CLINTON TOWN – Letter from the Mayor Regarding the Moebus Property – low income housing

Dear Clinton Residents,


I would like to address some issues raised in a recent Letter to the Editor regarding development on the Moebus tract, located behind Center Street and on Route 31 South.  Let me begin by stating what has been stated several times at Council-run Town Hall meetings.  The Town of Clinton is currently in litigation with the owner of the Moebus property and Fair Share Housing Center related to determination of the Town’s affordable housing obligation.  The owner of the property has been granted intervenor status by the Courts, which allows the property owner to be a part of the affordable housing discussions the Town has with Fair Share.  The Town has been working diligently to develop a plan that would meet our obligation, however we have run into a few stumbling blocks, including having the property we signed a letter of intent to purchase sold out from under us.

In order to settle the ongoing lawsuit with Fair Share, we must address the intervenor.  To that end, the Town has worked closely with our planner and attorney to come up with a plan that would minimize impact to the property and surrounding neighbors while still meeting some of the requests of the property owner.  Remember that the original plan that was shared via social media included 5 commercial pad sites and 247 garden apartments (of which 15% would be set aside for affordable).  We have negotiated an agreement that would permit the property to be subdivided for both commercial and residential use, with approximately 12.4 acres along Route 31 zoned to permit 3 pad sites, with the remaining 15.6 acres zoned to permit residential development consisting of a total of 56 for-sale townhomes.  Approximately 12.6 acres, including lands adjacent to Central Avenue and all lands within 300’ of the South Branch of the Raritan River, would be deeded to the Town and permanently preserved as open space.  The agreement to permit development in this manner is predicated on the intervenor agreeing not oppose our affordable housing plan presented to the court.

Additionally, the owner must comply with all zoning requirements and apply to receive approvals from the Land Use Board prior to construction. There will be plenty of opportunity for residents to share thoughts and concerns with the developers during the public hearing process related to development applications.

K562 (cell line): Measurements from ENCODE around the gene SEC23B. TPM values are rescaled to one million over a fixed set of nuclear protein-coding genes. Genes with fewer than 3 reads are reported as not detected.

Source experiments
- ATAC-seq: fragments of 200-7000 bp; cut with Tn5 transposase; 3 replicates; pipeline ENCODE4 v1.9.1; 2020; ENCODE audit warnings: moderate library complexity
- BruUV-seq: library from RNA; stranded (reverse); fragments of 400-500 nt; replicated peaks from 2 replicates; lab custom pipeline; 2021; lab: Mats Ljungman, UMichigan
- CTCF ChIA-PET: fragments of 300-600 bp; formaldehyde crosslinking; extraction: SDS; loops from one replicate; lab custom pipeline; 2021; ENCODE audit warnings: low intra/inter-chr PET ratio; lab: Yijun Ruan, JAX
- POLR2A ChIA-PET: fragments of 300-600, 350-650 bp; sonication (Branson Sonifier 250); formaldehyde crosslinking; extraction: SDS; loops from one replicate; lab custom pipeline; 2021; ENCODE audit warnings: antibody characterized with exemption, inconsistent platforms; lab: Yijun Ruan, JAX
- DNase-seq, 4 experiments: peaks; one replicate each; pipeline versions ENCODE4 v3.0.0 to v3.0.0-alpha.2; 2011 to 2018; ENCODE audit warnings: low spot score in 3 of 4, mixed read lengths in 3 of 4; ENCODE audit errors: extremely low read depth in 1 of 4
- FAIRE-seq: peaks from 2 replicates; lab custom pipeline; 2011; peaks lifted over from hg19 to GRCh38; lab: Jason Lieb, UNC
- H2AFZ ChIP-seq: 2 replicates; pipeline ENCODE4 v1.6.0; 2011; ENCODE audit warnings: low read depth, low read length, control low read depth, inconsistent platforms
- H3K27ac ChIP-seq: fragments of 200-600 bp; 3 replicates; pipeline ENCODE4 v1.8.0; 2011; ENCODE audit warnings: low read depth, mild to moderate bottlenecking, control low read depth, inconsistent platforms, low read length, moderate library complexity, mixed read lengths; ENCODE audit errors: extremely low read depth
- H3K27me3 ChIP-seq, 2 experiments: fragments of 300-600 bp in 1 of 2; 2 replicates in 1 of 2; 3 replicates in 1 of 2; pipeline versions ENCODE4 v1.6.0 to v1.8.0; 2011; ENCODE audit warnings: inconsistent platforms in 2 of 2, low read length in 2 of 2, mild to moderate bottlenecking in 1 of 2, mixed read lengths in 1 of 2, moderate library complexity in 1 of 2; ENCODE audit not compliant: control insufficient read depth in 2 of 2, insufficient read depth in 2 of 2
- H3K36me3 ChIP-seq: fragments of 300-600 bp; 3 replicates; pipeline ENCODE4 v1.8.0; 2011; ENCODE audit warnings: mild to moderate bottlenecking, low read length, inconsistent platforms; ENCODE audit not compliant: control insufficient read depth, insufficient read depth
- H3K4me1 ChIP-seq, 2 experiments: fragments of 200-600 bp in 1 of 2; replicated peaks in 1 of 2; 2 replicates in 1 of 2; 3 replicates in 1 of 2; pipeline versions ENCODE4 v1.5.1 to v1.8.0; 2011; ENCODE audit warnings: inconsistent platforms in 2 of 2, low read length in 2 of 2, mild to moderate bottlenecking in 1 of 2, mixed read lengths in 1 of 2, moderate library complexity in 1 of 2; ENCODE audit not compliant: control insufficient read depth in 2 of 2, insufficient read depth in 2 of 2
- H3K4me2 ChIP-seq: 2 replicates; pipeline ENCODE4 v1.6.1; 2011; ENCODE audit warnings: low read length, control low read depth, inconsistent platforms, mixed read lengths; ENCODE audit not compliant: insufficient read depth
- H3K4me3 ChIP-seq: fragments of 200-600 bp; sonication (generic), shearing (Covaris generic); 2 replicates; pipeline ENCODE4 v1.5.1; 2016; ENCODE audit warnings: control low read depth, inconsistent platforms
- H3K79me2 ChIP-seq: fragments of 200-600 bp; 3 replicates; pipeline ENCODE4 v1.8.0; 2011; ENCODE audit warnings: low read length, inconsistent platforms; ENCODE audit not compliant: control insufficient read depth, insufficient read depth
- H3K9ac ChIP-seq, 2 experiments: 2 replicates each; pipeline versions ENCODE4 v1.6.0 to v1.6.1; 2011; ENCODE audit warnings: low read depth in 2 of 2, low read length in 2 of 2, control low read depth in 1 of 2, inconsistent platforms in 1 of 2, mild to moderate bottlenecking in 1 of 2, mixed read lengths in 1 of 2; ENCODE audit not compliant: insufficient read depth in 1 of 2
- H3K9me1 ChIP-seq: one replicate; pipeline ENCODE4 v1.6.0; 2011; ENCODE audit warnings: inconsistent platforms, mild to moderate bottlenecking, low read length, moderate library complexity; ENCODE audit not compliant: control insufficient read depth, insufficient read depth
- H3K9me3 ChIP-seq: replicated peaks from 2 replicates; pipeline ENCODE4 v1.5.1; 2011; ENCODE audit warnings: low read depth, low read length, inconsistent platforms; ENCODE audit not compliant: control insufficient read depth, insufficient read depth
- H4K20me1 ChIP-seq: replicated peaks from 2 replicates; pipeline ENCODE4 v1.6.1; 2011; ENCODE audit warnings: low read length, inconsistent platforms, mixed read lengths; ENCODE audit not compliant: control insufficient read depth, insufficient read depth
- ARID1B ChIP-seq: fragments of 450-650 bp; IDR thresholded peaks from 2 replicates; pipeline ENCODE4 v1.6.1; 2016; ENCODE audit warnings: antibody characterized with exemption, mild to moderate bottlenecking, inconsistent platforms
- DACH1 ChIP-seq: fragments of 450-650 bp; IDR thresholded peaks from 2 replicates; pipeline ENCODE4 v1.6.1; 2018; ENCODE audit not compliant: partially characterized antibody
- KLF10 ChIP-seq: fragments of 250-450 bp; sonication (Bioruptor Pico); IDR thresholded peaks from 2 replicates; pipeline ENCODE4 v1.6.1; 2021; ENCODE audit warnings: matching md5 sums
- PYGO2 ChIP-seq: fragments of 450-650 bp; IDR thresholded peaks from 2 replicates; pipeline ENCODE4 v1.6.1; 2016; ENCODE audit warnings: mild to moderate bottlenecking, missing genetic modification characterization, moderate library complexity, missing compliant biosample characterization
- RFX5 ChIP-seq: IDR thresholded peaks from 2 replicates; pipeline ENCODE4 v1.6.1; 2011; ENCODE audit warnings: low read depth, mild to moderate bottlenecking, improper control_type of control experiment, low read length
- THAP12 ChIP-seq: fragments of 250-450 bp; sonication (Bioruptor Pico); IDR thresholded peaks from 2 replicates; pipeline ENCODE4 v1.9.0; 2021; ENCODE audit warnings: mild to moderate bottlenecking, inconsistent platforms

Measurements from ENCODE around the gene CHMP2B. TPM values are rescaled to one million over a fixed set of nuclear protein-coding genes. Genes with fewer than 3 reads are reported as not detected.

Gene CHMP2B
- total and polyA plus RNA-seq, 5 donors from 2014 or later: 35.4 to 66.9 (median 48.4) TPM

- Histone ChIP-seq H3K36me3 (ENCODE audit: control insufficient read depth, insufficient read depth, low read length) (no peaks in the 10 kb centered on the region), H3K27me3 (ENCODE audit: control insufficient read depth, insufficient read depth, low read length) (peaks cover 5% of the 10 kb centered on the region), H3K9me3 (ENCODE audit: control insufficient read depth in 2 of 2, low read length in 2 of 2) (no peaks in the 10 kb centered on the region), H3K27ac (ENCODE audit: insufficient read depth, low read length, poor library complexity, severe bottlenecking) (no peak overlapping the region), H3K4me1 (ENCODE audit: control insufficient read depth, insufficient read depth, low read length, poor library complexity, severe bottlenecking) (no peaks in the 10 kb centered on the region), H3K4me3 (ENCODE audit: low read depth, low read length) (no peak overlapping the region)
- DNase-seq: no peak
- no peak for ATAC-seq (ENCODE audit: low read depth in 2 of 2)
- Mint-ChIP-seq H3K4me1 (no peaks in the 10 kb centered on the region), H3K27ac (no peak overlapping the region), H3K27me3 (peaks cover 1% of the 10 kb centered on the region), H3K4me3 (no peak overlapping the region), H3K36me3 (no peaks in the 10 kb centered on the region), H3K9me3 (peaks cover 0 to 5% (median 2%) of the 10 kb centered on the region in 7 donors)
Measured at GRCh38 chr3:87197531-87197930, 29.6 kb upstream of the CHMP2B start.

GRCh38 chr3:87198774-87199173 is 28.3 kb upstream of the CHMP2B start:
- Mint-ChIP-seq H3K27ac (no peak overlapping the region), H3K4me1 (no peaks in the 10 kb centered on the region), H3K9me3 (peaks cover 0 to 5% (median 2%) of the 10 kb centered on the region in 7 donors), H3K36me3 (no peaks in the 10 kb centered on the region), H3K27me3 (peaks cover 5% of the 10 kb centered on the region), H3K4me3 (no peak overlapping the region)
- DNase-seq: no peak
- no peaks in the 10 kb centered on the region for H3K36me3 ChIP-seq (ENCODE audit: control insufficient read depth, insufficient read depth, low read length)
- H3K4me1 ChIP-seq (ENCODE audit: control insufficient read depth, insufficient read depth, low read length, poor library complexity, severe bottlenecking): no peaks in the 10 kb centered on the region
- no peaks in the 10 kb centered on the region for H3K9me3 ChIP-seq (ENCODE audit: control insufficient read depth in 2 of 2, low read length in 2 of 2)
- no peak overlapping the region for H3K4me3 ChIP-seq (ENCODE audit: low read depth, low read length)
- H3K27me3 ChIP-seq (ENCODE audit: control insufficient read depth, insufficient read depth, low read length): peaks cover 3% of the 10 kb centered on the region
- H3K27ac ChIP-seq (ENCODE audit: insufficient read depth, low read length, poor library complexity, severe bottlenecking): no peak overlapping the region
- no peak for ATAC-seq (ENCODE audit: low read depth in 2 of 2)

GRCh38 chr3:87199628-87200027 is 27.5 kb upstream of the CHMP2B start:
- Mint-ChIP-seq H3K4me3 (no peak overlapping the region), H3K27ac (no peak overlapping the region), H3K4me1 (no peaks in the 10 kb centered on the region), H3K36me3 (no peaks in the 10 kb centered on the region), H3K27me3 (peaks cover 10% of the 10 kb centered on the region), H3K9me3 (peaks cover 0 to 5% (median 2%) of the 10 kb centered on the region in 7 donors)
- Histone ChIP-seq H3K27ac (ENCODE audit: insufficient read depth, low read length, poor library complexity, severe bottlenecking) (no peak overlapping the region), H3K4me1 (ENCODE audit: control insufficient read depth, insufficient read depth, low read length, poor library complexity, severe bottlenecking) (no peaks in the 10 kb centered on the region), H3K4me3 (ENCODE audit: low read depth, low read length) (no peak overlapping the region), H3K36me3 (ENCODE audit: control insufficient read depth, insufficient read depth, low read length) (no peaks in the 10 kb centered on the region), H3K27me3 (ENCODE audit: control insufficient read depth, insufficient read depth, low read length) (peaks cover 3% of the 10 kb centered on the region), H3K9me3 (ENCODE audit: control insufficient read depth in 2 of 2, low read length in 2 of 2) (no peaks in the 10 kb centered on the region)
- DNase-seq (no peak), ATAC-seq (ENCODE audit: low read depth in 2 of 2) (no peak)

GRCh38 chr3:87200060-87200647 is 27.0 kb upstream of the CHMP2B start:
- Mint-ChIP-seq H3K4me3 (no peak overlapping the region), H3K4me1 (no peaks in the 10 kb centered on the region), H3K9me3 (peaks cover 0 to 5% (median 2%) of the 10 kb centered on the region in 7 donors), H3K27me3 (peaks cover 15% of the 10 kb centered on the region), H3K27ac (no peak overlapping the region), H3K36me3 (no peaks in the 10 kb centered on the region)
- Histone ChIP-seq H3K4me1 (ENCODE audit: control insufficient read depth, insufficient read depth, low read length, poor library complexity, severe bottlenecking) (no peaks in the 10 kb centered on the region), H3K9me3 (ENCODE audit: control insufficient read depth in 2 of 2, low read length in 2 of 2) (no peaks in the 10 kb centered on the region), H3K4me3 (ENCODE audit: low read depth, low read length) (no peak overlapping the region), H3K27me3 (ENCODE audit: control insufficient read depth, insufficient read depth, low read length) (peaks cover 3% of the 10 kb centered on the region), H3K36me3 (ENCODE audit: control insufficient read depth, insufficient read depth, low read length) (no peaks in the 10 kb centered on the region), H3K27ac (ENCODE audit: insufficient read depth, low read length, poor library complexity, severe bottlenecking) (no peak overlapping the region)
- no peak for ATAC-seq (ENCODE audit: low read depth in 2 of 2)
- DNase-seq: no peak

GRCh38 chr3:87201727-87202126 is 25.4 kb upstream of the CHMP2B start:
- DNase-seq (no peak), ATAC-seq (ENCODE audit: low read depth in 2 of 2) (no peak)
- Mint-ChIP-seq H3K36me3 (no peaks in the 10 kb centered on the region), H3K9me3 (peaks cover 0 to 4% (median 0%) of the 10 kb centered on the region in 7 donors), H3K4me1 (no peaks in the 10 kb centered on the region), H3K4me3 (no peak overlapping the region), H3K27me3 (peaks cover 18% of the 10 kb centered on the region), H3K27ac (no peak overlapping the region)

Now to address some of the issues raised in the letter to the editor:

  • The Town is required to work with the intervenor – the court will not allow us to ignore the property owner and ignoring them opens the Town up to Court-mandated development, development that we do not control.
  • The only vehicle access to the development will be via Route 31 – the only access via Center Street will be for emergency vehicles and pedestrians
  • The commercial will not be a strip mall but 3 separate pad sites.
  • The Town of Clinton is in the Highlands Planning Area (lands within the Highlands region that is not in the Preservation area and determined appropriate for development), and the majority of the Town is within the existing community zone according to the Regional Master Plan, not the Preservation Area.

The Town will continue to update residents on the status of upcoming steps as it relates to the Affordable Housing litigation.  Immediate next steps include signing the agreement with the intervenor, finalizing a settlement agreement with Fair Share then going in front of the judge for a Fairness Hearing.   Once that is complete, the Town will be free to prepare a plan over the next 4 to 6 months, after which the judge holds a compliance hearing to determine that all requirements have been met, after which Clinton would be granted immunity from builder’s lawsuits.


As next steps approach, we will let you know, but also please share your thoughts and concerns directly with us.  If you have comments, please provide them in writing so they can be shared with all parties.  We have always been open for engagement and are only working and doing what is in the best interest of the Town without creating undo pressure on already stressed resources.  By settling with our intervenor, we are effectively gaining 12.6 acres of open space along the South Branch while removing the entire property from future affordable housing litigation which will be coming back sometime within the next 7-10 years.




Janice Kovach